>> allowed.  So if a lot of people are upset (and I've never seen so much
>> talk of open revolt), it probably is possible for the community to
>> collectively put this into a different, more well thought out form.
>>    
> I believe this new provision will be workable, and with administrators
> acting responsibly, will benefit the encyclopaedia. If we find this doesn't
> happen then we will have to have a look again. However, I would be
> disappointed if there is an organised campaign of resistance aimed at trying
> to overturn the ruling ("open revolt"), more because that's just not the way
> we do things.
>
>  
It's a common assumption that administrators will act responsibly, but
that has not consistently been borne out by the facts. To say that we
will have the opportunity to look at it again is either naïve or a POV
push.  Nobody is trying to overthrow a ruling as it related to the
parties involved in that particular case.  Most of us do not follow
Arbcom cases, and to not participate in their petty details, so it would
be grossly improper to have such a ruling extrapolated onto everyone else.

Ec

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Re: ArbCom Legislation

Ray Saintonge
In reply to this post by Mark
Delirium wrote:

> It depends on the situation. The Arbitration Committee is only empowered
> to resolve specific disputes; their dispute-resolution does not
> literally create precedent in some legalistic sense, although it can be
> used as an indication of how similar disputes might be resolved in the
> future, barring a change in sentiment or committee membership, and may
> also influence how community consensus operates. To go from a ruling in
> a specific case to actual general policy applying to all people, though,
> requires the usual policy-creation consensus step. For example, the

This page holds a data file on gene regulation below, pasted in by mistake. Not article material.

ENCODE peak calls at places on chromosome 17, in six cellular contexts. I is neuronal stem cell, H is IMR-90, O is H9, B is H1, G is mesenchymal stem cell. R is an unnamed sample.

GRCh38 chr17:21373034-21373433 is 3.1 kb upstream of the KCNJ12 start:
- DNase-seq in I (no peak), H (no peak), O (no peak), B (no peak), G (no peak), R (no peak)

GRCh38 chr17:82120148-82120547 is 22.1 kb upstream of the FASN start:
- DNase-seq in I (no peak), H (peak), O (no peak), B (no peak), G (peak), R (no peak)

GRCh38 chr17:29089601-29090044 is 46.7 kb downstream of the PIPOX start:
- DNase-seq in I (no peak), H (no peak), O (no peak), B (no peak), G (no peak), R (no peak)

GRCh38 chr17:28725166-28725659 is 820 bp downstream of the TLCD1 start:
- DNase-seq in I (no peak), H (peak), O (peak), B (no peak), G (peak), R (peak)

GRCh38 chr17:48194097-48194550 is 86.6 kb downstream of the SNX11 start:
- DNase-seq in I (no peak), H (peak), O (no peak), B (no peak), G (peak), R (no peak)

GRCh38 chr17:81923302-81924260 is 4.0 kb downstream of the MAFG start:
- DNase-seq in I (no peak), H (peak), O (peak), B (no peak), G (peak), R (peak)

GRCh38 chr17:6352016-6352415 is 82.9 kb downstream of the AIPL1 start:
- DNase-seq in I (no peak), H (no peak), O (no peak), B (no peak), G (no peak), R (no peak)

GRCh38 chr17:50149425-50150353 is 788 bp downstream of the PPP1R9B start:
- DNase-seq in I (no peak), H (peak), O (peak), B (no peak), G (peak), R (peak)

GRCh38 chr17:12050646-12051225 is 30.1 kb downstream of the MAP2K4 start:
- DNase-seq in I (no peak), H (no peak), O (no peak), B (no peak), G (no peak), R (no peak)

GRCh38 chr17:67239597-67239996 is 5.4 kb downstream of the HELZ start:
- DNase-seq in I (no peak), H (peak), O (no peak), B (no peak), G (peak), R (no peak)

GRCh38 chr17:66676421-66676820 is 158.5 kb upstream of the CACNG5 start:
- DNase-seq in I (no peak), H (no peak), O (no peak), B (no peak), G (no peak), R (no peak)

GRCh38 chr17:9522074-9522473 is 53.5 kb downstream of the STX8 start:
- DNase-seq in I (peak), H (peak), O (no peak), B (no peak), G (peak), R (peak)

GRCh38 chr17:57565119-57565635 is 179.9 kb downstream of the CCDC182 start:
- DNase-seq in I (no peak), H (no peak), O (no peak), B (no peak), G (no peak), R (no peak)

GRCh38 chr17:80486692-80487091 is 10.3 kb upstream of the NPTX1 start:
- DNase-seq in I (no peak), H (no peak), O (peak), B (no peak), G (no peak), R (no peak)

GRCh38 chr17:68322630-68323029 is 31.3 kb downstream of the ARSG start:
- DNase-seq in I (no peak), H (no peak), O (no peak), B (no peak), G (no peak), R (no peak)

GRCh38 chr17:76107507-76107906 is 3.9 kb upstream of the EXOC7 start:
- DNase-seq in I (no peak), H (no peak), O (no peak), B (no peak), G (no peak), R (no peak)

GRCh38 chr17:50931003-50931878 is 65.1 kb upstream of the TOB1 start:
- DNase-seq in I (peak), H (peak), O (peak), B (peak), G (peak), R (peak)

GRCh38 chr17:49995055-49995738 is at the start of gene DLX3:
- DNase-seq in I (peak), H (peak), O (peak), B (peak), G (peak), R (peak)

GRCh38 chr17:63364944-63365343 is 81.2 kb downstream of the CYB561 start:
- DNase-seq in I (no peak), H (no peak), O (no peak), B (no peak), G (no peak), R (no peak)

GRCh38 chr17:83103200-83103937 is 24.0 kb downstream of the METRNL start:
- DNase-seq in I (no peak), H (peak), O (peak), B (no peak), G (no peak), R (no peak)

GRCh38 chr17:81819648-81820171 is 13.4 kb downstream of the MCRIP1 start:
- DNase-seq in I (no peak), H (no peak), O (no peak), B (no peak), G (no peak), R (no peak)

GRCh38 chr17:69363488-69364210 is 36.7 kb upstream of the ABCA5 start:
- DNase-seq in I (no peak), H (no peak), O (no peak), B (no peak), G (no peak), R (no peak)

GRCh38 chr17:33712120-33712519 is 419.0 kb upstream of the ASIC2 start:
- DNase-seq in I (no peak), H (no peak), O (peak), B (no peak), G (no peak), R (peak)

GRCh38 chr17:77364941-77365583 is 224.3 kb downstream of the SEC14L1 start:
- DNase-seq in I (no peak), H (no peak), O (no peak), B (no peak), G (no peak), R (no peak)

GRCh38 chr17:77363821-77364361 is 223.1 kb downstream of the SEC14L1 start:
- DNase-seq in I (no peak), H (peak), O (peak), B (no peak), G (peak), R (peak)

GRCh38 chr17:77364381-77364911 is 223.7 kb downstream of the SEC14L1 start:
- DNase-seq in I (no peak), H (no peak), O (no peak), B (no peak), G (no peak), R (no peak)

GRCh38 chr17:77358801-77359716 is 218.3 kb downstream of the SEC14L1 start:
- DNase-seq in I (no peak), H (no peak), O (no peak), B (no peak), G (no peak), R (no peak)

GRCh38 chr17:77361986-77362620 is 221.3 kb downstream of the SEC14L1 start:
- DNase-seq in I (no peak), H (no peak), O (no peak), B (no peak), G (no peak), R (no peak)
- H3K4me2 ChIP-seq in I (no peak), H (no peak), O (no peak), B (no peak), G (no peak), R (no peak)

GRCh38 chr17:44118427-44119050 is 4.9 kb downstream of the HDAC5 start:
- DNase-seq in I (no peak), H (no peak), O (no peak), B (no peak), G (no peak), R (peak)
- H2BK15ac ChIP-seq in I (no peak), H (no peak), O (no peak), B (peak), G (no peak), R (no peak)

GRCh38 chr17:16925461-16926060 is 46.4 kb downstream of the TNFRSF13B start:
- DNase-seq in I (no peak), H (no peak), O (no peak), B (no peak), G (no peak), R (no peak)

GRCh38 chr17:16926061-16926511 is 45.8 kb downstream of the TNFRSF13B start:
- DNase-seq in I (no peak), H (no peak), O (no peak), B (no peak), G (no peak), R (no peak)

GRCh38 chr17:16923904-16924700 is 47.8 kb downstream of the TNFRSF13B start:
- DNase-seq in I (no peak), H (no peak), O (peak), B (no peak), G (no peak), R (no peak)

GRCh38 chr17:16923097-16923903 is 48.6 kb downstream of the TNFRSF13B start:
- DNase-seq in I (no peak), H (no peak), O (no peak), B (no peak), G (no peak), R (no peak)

> Arbitration Committee banned a few people for excessive edit-warring,
> but it did not invent the 3-revert-rule--- that was done through a
> separate community process which turned the Arbitration Committee's bans
> for excessive edit-warring in a few specific cases into a general policy
> outlining what precisely is prohibited.
>
> In this case, I think it's fair to say that the Arbitration Committee's
> ruling has not been accepted by consensus of the community as a general
> policy to be applied in other cases, and so anyone banning a person not
> directly involve in the case based on the "precedent" would be
> overstepping their authority as an administrator.
>  

It seems to me that the Arbitration Committee has come a long way from
it's original intent as an appeals vehicle.  In short, admins would make
a ruling affecting some user's rights, and the Arbcom would review the
action to see if that user's rights had been improperly violated.

When the Arbcom goes beyond its mandate it loses trust, and it is no
longer seen as protecting individuals from the vagaries of
administrative excess. It becomes identified with a kind of
police-statism where the courts are at the bidding of the police.

While it is acceptable for rulings to be treated as precedents to be
considered in future cases, such consideration should not be applied
pre-emptively to cases that have not even been filed before the committee.

Ec

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Re: ArbCom Legislation

Sam Blacketer
In reply to this post by Ray Saintonge
On 6/18/08, Ray Saintonge <[hidden email]> wrote:

>
> Sam Blacketer wrote:
> > It is headed 'special enforcement' rather than 'special policy', and I
> think
> > the distinction is more than merely terminological. The policy basis is
> > WP:BLP which has been in place for some time and has wide acceptance; I
> > agree it would be wrong for Arbcom to change that policy.
>
> This seems like a lot of semantic play between "enforcement" and
> "policy". The right to enforce needs to be supported by specific
> enforcement policy, and enforcement policy needs to be in addition to
> the wrong defined in the rule.  Enforcement policy is not implicit to
> the description of a wrong.


 I know that the line between a policy, and the way that policy is enforced,
is easily blurred and sometimes arbitrary. However I think defining a new
class of 'enforcement policy' is not helpful as it tries to annex more and
more Wikipedia practice within the envelope of 'policy'. If you check recent